Feb. 6, 2013 — Last Friday's special meeting of the Olive Hill City Council was packed with debate about provisions of the city's new electric rate ordinance.
In fact, the matter nearly ended in a state of limbo that would have delayed utility billing.
During a public hearing before the meeting, several citizens spoke at length about how increased utility rates have affected their daily lives.
“I would ask that you try to find other ways to conserve so that those of us who live on a fixed income aren't hit so hard, so that residents don't have to carry the load,” said Frances Adkins.
“I have to wait until I get my utility bill to see if I can afford to get gas or buy groceries,” she added.
Though Council members conceded that the base rates for homeowners would increase under the new ordinance, they also touted that overall bills will decrease after applying the new Power Cost Adjustment (PCA) formula, with some Council members claiming as much as $10 a month in savings from mock bills calculated under the new proposals.
The real debate, however, centered on the meter testing policy in the new ordinance.
In the proposed language, residents with concerns about their meters would have to place a $50 deposit with the utility office before a meter would be sent away for testing.
Council member Glenn Meade was particularly concerned with this provision, arguing that residents living on fixed incomes may not have those funds available to pay up front and consequently would be saddled with a malfunctioning meter that could affect their bills each month.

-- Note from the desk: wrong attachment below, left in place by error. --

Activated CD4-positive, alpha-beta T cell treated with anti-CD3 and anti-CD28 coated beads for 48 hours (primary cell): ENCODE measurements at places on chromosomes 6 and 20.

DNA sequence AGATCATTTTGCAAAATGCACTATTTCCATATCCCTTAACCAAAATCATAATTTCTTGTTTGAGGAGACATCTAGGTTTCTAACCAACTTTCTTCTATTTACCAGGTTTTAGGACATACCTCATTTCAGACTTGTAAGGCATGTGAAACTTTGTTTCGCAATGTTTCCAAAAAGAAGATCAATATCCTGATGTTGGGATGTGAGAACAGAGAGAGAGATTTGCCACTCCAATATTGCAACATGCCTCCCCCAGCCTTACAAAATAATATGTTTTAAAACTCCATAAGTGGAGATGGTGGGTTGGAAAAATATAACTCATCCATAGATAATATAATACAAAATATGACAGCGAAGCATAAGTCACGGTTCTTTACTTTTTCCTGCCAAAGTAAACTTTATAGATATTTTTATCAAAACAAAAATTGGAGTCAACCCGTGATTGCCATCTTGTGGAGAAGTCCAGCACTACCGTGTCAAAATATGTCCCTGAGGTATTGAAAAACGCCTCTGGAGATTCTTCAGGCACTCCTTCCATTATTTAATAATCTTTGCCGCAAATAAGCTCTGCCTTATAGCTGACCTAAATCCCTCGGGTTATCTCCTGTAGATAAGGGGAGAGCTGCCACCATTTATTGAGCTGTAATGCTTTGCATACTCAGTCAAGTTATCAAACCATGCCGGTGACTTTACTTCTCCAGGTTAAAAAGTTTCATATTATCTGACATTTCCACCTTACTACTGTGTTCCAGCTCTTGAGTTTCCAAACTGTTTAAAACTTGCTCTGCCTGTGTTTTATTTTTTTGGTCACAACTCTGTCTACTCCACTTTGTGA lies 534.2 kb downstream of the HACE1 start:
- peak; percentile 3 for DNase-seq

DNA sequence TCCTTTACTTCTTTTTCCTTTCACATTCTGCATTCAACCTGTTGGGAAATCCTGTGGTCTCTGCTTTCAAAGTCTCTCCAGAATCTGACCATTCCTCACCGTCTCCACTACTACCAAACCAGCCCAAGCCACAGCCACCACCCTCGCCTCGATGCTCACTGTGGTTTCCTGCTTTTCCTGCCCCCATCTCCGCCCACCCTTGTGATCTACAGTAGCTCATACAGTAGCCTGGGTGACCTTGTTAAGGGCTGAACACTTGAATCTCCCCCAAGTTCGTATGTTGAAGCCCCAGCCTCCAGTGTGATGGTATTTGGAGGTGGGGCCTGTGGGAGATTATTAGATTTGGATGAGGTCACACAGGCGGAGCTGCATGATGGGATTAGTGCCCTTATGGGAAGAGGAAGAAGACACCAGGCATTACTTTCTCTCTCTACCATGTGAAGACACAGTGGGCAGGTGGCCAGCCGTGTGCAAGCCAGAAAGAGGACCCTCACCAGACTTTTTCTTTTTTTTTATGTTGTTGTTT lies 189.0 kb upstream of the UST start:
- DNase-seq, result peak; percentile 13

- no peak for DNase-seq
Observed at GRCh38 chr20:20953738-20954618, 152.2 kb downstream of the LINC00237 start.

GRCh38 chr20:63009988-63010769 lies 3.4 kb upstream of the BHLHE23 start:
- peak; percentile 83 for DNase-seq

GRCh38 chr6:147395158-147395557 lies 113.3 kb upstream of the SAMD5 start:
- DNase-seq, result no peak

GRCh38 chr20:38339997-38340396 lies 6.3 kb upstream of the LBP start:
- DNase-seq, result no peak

Meade proposed amending the ordinance, but other Council members scoffed at the notion, calling it a “minor issue” in the ordinance.
Jerry Callihan, Enoch Hicks and Angie Johnson voted in favor of the adopting the proposal. Allen Stapleton and Tony Williams were absent.
Williams has yet to attend a Council meeting since he was appointed to replace now Mayor Kenny Fankell.
Meade cast an opposing vote, however, which appeared to kill the measure. Because it was prepared as an “emergency” ordinance, it required four of six votes for passage instead of a simple majority.
City Attorney George Hogg then advised the Council that they could reconsider the ordinance without the meter testing provision. All members agreed to the stipulation and the measure was then unanimously approved.
Mayor Fankell stated that the city could not send utility bills without passing a new electric rate ordinance. He expressed visible relief when the Council was finally able to agree.
Council member Angie Johnson expressed frustration with the way the meeting had unfolded.
“Now is not the time for us to allow one little portion over meter testing to prevent us from doing what we need to do to get these bills out,” Johnson said.
Callihan also took issue with Meade, saying, “He's wrong. Do you know how many people can just walk up there and say that they don't agree with their meter reading? That's why that charge is on there.”
Meade, however, feels differently about the issue, and spoke at length about his concerns in a post-meeting interview.
“It is difficult for the poor, trying to make ends meet, to come up with $50 to have their meter tested when the town is already profiting from the sale of electricity,” said Meade.
“My fellow Council members chastised me, and called this a small detail,” he continued. “In fact, there are no small details when you are looking to change business as usual in this town. I voted against the entire ordinance, until that clause was removed because no issue is too small when it can make a difference for those who have little.”
Joe Lewis can be reached at firstname.lastname@example.org or by telephone at 286-4201.